David used part of $100,000 to purchase a house. Of the remaining portion, he invested 1/3 of it at 4 percent simple annual interest and 2/3 of it at 6 percent simple annual interest. If after a year the income from the two investments totaled $320, what was the purchase price of the house?

(A) $96,000
(B) $94,000
(C) $88,000
(D) $75,000
(E) $40,000


Let \(x\) be the amount of money left after purchase of the house. So \(\frac{1}{3} * x\) was invested under \(\frac{104}{100}\) percent and \(\frac{2}{3} * x\) was invested under \(\frac{106}{100}\). and \(x + 320\) we will get our investment back with the interests

\(\frac{x}{3} * \frac{104}{100} + \frac{2}{3}x * \frac{106}{100}\) =\(x + 320\)
\(\frac{104x + 2 * 106x}{300} = x + 320\)
\(316x = 300x + 320 * 300\)
\(16x = 32 * 10 * 300\)
\(x = 6000\)

To get the price of the house we should substract the money left after after purchasing from 100,000 :

\(100000 - 6000 = 94000\)

Hence, the answer is B

Originally posted by Vorovski on 24 Nov 2017, 04:17.
Last edited by Vorovski on 25 Nov 2017, 23:29, edited 1 time in total.
1 KUDOS received
SC Moderator
avatar
D
Joined: 22 May 2016
Posts: 1574
Premium Member CAT Tests
David used part of $100,000 to purchase a house. Of the remaining port [#permalink]

Show Tags

New post 25 Nov 2017, 13:46
1
This post received
KUDOS
1
This post was
BOOKMARKED
lor12345 wrote:
adiagr wrote:
Let the Price of house was x.

Then

\(\frac{1}{3}\)(10000-x) * \(\frac{4}{100}\) --> 1st investment

\(\frac{2}{3}\)(10000-x) * \(\frac{6}{100}\) --> 2nd investment


\(\frac{4}{300}\)(10000-x) *(1+3) = 320


(10000-x) = 20 * 300 = 6000

x = 94000

Option B is correct


Hi adiagr,
Could you please clarify why there is no (1+%) in your base formula. As I remember simple interest formula should be interest*(1+years*%/100).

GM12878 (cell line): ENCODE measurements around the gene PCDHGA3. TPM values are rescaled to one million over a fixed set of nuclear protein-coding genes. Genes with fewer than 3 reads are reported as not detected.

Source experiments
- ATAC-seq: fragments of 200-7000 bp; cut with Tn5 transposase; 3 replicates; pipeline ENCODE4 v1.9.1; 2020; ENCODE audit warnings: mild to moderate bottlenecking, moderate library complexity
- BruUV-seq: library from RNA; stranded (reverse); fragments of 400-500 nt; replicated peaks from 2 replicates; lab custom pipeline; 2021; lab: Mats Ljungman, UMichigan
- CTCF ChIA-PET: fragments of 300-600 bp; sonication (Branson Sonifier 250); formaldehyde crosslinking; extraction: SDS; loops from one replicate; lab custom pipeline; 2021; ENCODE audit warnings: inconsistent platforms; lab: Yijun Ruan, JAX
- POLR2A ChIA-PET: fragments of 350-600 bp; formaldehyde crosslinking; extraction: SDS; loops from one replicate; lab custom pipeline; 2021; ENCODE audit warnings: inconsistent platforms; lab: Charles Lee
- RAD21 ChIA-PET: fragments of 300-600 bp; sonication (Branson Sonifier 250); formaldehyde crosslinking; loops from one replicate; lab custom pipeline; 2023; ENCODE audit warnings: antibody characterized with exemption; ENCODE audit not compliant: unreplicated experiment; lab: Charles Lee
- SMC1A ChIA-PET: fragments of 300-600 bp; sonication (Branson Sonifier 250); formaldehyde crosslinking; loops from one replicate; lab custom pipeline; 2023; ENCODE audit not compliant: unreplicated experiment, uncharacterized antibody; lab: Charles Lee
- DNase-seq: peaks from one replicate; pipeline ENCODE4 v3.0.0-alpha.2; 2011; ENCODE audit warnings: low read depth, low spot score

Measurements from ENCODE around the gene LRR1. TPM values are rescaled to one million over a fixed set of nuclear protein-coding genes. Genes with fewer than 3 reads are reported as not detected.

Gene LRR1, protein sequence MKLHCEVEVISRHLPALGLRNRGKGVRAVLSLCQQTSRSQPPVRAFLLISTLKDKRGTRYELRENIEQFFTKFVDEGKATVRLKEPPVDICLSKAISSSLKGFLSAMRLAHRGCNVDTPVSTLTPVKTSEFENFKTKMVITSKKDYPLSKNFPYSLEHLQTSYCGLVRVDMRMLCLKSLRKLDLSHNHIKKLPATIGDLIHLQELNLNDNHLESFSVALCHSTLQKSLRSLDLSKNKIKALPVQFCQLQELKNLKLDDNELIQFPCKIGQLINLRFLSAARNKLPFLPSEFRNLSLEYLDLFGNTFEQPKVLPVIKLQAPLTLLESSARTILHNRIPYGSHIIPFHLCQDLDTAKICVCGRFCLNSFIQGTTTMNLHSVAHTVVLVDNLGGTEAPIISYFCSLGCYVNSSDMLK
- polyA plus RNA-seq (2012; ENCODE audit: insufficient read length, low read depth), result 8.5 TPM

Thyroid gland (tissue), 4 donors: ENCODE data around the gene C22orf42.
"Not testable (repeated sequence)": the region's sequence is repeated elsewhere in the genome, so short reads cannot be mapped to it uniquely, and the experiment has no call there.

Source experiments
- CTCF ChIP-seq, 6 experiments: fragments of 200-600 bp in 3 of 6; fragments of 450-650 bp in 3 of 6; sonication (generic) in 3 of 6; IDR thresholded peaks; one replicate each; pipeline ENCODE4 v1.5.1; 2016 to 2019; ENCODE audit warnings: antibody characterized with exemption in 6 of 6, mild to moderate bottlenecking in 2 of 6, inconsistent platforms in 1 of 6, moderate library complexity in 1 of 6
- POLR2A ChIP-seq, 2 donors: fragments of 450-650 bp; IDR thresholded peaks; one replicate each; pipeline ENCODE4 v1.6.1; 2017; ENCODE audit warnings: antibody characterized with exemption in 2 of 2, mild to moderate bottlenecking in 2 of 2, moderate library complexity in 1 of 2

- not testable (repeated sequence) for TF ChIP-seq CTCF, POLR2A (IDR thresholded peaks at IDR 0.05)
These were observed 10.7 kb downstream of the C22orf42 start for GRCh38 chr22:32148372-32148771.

What am I doing wrong?
Thanks you in advance

lor12345 , I think adiagr might not be around anymore. It looks as if you just got the formulas slightly mixed up.

There is no (1 + %) in his formula because $320 is interest only. See his RHS: it's $320. That's interest only. (We weren't given $6,320, which in this case is principal + interest.)

Simple interest with principal PLUS accrued interest ("A") formula is indeed

A = P(1 + rt)

But interest only for simple interest formula is

I = (P)(r)(t)

adiagr used this formula, and defined P as ($100,000 - x)*(1/3) in one case, and ($100,000 - x)*(2/3) in the other.

True, both are multiplied by the respective interest rates, but without the 1 because his x is derived from subtraction from $100,000. If you use a multiplier with a 1, you include interest earned on $100,000. That is not how it worked. David earned interest on some small part of $100,000.

If you want to include 1 in the multiplier, it seems easiest if you separate the principal (which earned interest) from the $100,000 (most of which did not). It's plenty hard either way, IMO.

See Vorovski , above, who used a (1+%) multiplier by considering ONLY x as principal (and not $100,000 - x, until the end).

(Whew. I backsolved in about 90 seconds. Much faster for me.)

Hope that helps.
_________________

In the depths of winter, I finally learned
that within me there lay an invincible summer.

-- Albert Camus, "Return to Tipasa"

Intern
Intern
avatar
B
Joined: 26 Sep 2017
Posts: 14
Re: David used part of $100,000 to purchase a house. Of the remaining port [#permalink]

Show Tags

New post 26 Nov 2017, 04:19
genxer123 wrote:
lor12345 wrote:
adiagr wrote:
Let the Price of house was x.

Then

\(\frac{1}{3}\)(10000-x) * \(\frac{4}{100}\) --> 1st investment

\(\frac{2}{3}\)(10000-x) * \(\frac{6}{100}\) --> 2nd investment


\(\frac{4}{300}\)(10000-x) *(1+3) = 320


(10000-x) = 20 * 300 = 6000

x = 94000

Option B is correct


Hi adiagr,
Could you please clarify why there is no (1+%) in your base formula. As I remember simple interest formula should be interest*(1+years*%/100).
What am I doing wrong?
Thanks you in advance

lor12345 , I think adiagr might not be around anymore. It looks as if you just got the formulas slightly mixed up.

There is no (1 + %) in his formula because $320 is interest only. See his RHS: it's $320. That's interest only. (We weren't given $6,320, which in this case is principal + interest.)

Simple interest with principal PLUS accrued interest ("A") formula is indeed

A = P(1 + rt)

But interest only for simple interest formula is

I = (P)(r)(t)

adiagr used this formula, and defined P as ($100,000 - x)*(1/3) in one case, and ($100,000 - x)*(2/3) in the other.

True, both are multiplied by the respective interest rates, but without the 1 because his x is derived from subtraction from $100,000. If you use a multiplier with a 1, you include interest earned on $100,000. That is not how it worked. David earned interest on some small part of $100,000.

If you want to include 1 in the multiplier, it seems easiest if you separate the principal (which earned interest) from the $100,000 (most of which did not). It's plenty hard either way, IMO.